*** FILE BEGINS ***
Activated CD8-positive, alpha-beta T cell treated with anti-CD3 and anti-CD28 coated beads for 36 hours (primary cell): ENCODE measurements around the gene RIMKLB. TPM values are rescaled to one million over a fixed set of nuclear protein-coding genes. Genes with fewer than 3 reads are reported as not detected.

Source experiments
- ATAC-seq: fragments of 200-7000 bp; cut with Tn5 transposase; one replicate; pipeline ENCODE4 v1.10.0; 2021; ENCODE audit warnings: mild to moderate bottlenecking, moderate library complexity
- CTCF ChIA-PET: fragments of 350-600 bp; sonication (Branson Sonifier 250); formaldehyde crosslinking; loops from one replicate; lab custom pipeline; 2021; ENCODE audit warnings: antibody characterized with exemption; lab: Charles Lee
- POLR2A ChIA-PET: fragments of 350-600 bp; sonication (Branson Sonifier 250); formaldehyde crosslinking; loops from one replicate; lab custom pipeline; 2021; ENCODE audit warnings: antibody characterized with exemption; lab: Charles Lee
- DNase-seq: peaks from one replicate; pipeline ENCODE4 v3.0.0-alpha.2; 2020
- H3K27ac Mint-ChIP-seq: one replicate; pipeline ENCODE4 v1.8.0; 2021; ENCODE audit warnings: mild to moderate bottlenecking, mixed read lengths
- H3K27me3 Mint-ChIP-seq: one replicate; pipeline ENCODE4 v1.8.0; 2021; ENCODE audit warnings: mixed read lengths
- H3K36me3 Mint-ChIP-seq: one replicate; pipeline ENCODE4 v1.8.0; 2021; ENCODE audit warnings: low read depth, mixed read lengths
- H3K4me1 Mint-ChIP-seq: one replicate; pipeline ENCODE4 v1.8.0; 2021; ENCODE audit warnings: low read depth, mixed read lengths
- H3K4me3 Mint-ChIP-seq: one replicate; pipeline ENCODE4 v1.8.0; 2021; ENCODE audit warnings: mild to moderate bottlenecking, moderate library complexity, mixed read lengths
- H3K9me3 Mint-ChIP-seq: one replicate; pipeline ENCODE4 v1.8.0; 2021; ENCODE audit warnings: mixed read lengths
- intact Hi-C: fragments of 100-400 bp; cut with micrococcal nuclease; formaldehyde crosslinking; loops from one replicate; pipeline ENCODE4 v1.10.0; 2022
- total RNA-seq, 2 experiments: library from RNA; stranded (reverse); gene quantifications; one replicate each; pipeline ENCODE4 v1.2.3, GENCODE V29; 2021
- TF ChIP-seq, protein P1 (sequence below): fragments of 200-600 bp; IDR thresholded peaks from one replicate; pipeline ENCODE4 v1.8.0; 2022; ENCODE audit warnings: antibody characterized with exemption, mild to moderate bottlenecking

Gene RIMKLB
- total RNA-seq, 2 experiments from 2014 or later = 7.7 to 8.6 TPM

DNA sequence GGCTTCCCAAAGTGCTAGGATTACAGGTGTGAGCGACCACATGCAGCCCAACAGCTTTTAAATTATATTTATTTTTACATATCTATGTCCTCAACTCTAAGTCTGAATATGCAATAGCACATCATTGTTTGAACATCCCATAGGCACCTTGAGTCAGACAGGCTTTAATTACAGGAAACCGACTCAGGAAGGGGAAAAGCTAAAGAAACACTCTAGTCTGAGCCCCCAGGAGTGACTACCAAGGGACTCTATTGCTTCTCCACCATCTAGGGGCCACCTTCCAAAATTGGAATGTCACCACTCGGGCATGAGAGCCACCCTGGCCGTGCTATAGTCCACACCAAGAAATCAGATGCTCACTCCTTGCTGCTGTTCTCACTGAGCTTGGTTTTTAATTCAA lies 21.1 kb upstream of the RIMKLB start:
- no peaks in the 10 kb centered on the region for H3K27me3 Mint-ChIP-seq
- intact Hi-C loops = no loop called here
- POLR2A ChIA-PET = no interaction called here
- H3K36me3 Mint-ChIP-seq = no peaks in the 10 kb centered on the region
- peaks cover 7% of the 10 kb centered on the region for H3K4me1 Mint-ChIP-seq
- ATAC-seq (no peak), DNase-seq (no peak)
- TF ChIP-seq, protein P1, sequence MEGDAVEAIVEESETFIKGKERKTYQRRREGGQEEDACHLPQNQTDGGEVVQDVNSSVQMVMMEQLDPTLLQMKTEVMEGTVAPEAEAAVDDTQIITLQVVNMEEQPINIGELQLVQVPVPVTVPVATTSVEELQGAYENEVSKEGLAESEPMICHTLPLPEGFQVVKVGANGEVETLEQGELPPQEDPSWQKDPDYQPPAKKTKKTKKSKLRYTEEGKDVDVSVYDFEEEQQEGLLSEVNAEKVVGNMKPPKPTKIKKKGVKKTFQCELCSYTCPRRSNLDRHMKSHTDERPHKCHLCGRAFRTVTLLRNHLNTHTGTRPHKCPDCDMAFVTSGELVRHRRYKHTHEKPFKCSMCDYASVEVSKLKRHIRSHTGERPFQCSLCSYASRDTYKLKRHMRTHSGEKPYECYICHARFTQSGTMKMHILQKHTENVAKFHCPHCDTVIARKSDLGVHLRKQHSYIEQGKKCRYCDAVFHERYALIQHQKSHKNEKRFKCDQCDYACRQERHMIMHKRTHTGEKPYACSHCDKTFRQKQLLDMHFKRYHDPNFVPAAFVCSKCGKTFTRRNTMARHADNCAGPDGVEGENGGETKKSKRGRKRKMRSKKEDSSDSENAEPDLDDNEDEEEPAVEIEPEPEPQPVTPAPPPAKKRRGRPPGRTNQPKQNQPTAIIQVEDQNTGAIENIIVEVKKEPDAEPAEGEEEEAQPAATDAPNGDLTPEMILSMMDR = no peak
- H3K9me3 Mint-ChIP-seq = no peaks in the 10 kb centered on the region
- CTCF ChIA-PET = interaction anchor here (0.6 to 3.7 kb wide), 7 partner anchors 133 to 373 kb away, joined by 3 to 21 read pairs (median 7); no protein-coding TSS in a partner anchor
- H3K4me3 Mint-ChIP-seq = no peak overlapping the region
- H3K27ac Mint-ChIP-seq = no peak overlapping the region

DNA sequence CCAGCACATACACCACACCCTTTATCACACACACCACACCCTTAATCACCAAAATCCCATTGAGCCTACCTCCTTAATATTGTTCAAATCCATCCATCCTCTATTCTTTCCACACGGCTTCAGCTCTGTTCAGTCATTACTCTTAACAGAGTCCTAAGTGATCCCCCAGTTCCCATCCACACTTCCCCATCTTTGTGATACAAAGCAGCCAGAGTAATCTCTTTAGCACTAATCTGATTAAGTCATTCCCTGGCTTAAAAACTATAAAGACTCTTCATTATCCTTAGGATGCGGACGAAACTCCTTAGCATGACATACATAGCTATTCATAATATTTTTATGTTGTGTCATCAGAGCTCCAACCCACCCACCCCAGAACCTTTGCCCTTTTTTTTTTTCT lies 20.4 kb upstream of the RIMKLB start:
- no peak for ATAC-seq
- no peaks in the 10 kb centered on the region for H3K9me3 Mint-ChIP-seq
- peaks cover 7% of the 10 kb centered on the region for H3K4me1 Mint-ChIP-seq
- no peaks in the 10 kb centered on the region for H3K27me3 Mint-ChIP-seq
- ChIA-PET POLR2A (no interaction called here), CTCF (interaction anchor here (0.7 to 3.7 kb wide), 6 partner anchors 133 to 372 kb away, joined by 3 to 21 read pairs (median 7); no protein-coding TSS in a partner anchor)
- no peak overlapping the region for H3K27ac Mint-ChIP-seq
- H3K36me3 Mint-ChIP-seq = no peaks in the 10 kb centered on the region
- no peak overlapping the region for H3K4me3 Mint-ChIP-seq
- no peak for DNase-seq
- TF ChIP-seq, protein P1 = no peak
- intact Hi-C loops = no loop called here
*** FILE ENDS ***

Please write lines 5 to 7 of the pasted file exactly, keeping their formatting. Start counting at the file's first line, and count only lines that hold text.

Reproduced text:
- POLR2A ChIA-PET: fragments of 350-600 bp; sonication (Branson Sonifier 250); formaldehyde crosslinking; loops from one replicate; lab custom pipeline; 2021; ENCODE audit warnings: antibody characterized with exemption; lab: Charles Lee
- DNase-seq: peaks from one replicate; pipeline ENCODE4 v3.0.0-alpha.2; 2020
- H3K27ac Mint-ChIP-seq: one replicate; pipeline ENCODE4 v1.8.0; 2021; ENCODE audit warnings: mild to moderate bottlenecking, mixed read lengths